The adaptation process of the Comprehensive Aphasia Test into CAT-Turkish: psycholinguistic and clinical considerations


MAVİŞ İ., TUNÇER A. M. , Selvi-Balo S., Tokac S. D. , ÖZDEMİR Ş.

APHASIOLOGY, 2021 (Peer-Reviewed Journal) identifier identifier

  • Publication Type: Article / Article
  • Volume:
  • Publication Date: 2021
  • Doi Number: 10.1080/02687038.2021.1923947
  • Journal Name: APHASIOLOGY
  • Journal Indexes: Science Citation Index Expanded, Social Sciences Citation Index, Scopus, Academic Search Premier, CINAHL, Communication & Mass Media Index, EMBASE, Linguistic Bibliography, Linguistics & Language Behavior Abstracts, MLA - Modern Language Association Database, Psycinfo

Abstract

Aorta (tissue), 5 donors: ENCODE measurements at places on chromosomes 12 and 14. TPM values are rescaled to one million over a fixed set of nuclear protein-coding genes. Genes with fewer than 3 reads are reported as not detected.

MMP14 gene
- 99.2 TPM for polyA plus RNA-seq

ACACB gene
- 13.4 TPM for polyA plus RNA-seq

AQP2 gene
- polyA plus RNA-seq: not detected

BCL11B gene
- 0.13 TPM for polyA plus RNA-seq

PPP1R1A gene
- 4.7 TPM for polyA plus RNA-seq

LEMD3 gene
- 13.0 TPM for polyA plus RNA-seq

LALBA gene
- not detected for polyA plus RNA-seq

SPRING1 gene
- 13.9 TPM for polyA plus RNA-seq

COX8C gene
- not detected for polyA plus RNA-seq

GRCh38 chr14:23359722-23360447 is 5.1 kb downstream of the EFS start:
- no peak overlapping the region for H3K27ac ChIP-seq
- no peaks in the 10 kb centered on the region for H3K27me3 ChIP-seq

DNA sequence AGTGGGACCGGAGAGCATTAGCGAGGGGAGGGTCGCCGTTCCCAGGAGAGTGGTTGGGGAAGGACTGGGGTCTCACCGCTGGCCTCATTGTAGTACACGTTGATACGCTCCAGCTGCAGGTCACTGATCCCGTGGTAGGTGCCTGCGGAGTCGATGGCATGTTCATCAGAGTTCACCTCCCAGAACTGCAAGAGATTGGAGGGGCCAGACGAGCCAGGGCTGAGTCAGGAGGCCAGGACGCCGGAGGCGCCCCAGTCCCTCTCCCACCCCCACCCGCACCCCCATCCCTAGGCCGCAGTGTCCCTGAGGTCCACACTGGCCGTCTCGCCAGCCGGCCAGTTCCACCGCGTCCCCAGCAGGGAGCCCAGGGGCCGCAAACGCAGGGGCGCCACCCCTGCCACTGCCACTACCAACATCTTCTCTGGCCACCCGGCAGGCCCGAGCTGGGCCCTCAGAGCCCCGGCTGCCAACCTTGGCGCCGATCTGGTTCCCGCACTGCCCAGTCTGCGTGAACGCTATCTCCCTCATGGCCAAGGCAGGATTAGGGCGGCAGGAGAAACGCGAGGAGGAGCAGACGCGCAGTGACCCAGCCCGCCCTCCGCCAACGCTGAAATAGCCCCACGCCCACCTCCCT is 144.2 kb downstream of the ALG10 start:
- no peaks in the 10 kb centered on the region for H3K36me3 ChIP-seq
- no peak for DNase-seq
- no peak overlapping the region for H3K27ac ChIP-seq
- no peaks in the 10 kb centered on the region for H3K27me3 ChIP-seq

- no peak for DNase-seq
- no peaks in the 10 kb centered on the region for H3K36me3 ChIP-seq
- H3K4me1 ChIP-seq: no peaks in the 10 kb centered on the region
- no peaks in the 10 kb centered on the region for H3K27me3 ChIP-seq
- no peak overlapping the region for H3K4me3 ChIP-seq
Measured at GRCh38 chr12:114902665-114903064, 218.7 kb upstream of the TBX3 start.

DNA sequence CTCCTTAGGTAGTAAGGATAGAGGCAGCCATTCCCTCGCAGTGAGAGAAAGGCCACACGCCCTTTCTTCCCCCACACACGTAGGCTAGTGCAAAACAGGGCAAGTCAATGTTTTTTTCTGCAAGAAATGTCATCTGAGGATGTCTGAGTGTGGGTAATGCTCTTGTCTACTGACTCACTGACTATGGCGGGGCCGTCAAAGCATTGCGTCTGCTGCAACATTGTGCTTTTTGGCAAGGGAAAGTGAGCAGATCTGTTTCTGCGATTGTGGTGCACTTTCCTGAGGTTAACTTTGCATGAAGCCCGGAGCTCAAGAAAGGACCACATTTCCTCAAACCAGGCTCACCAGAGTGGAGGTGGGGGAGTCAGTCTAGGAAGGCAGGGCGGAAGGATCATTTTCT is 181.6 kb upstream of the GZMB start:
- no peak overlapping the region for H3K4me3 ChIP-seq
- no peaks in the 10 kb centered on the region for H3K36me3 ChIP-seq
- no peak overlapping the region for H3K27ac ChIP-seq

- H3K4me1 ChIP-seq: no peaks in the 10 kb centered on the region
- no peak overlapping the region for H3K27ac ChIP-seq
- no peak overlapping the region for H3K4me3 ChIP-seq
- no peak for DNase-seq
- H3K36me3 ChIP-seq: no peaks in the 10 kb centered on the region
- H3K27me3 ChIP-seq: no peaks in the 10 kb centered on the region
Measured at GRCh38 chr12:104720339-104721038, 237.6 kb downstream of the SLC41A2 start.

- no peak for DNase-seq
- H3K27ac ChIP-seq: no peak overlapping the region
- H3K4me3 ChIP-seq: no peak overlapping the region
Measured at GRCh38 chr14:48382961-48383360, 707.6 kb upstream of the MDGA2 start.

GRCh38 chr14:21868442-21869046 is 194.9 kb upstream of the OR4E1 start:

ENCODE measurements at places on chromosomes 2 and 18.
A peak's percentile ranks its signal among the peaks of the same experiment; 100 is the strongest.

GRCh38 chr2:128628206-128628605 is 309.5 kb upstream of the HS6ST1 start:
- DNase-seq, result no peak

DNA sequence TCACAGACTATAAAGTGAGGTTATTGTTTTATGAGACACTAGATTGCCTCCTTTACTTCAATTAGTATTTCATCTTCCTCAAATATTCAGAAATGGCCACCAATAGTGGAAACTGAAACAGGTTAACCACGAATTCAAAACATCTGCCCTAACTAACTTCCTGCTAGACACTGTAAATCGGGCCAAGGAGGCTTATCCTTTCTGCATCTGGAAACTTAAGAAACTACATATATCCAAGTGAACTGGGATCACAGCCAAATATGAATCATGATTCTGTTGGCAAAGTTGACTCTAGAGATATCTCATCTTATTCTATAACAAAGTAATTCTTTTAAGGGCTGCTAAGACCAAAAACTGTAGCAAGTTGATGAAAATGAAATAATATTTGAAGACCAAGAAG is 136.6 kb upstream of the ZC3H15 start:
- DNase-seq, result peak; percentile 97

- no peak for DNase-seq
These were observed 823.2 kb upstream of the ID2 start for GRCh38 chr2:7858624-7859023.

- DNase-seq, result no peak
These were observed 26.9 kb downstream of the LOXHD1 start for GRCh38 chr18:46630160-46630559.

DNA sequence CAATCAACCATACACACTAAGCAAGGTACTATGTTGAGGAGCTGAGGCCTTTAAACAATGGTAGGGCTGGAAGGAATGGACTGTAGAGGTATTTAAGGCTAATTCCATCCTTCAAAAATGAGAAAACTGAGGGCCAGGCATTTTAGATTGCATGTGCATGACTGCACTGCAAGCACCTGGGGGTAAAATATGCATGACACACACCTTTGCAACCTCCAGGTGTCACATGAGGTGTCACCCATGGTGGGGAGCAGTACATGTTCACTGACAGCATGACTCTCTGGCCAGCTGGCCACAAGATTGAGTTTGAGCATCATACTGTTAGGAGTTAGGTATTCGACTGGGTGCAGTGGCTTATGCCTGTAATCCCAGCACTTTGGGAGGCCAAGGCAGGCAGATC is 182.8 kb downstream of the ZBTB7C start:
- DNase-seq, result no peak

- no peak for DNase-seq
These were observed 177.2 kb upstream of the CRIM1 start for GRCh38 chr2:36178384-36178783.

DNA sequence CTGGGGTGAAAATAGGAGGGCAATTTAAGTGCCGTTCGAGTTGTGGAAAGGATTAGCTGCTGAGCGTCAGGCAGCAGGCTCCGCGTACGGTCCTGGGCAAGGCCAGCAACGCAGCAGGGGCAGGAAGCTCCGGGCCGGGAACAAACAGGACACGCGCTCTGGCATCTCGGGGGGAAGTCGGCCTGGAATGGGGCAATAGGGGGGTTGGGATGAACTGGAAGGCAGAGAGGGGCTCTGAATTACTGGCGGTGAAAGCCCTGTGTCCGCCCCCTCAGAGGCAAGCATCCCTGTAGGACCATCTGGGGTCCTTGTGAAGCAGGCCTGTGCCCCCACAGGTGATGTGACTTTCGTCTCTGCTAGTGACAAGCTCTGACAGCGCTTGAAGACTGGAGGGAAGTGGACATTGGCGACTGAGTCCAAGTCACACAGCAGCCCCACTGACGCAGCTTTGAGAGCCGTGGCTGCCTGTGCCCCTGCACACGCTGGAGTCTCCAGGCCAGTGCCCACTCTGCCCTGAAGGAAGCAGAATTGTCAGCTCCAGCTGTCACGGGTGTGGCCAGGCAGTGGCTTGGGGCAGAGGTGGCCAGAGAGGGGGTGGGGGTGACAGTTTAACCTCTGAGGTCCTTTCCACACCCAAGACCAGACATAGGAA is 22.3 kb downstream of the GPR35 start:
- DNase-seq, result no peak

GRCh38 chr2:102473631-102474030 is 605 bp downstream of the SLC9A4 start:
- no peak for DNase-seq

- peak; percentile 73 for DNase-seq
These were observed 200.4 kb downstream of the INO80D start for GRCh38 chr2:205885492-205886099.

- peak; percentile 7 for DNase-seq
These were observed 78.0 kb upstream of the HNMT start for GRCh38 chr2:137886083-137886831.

Background and Aim Cross-linguistic adaptations of aphasia assessment tools in Turkey are needed to improve aphasia assessment and rehabilitation with individuals speaking languages other than well-resourced languages. Aligned with this need, we conducted several studies to propose an adaptation of "The Comprehensive Aphasia Test" (CAT) into Turkish. Methods During this adaptation process; (a) lexical/linguistic and visual stimuli in CAT's Language Battery subtests were evaluated by examining their imageability, familiarity, and name agreement features through rating studies, and two pilot studies for (b) Cognitive Screening and (c) Language Battery sections were carried out. In the stimuli norming studies, 71 undergraduate students (aged 20-24) rated 236 words in the Imageability and Familiarity tasks; 40 participants (aged 30-60) named 244 pictures in the Name Agreement task. Two sections of the CAT-TR were administered to different groups of subjects with aphasia (PWA) and matched controls. Fourteen PWA (and 14 controls) were presented the Cognitive Screening section, and a different group (PWA = 20, controls = 20) completed the Language Battery section. Results The imageability and familiarity ratings of 236 words and name agreement (% - H statistic) values of 244 pictures were calculated. Imageability and familiarity ratings of the words had a positive strong correlation with each other. Items with a name agreement of 85% or more were considered high name agreement. As anticipated, the control groups both in the Cognitive Screening and the Language Battery sections performed better than the PWA group. As a result, no further adaptive changes were suggested for these sections. Conclusion Results of these studies have shown that the Comprehensive Aphasia Test-Turkish is culturally and linguistically appropriate for Turkish speakers with aphasia. Therefore, future studies should assess its validity and reliability, and establish norms for its clinical interpretation.